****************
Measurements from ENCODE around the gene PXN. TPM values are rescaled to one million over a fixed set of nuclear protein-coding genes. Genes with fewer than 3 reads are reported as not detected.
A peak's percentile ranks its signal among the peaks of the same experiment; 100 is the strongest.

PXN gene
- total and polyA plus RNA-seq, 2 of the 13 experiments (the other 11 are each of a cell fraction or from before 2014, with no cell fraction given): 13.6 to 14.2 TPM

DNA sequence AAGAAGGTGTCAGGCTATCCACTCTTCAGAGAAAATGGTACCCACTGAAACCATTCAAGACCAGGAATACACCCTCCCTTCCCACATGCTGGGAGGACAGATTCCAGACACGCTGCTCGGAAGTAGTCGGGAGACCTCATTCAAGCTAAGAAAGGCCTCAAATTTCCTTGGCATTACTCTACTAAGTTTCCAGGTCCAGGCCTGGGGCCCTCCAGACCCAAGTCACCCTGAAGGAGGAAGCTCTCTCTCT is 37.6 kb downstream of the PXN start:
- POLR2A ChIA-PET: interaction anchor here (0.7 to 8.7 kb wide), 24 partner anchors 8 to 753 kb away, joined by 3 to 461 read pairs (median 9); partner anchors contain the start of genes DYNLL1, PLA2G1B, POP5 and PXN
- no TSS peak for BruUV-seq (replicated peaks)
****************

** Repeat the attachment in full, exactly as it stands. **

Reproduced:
Measurements from ENCODE around the gene PXN. TPM values are rescaled to one million over a fixed set of nuclear protein-coding genes. Genes with fewer than 3 reads are reported as not detected.
A peak's percentile ranks its signal among the peaks of the same experiment; 100 is the strongest.

PXN gene
- total and polyA plus RNA-seq, 2 of the 13 experiments (the other 11 are each of a cell fraction or from before 2014, with no cell fraction given): 13.6 to 14.2 TPM

DNA sequence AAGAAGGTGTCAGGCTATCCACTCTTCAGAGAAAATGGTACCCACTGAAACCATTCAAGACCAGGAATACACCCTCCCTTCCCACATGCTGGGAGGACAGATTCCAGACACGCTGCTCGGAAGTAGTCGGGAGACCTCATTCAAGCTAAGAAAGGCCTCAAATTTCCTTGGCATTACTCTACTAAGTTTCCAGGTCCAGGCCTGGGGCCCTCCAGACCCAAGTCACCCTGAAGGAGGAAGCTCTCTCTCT is 37.6 kb downstream of the PXN start:
- POLR2A ChIA-PET: interaction anchor here (0.7 to 8.7 kb wide), 24 partner anchors 8 to 753 kb away, joined by 3 to 461 read pairs (median 9); partner anchors contain the start of genes DYNLL1, PLA2G1B, POP5 and PXN
- no TSS peak for BruUV-seq (replicated peaks)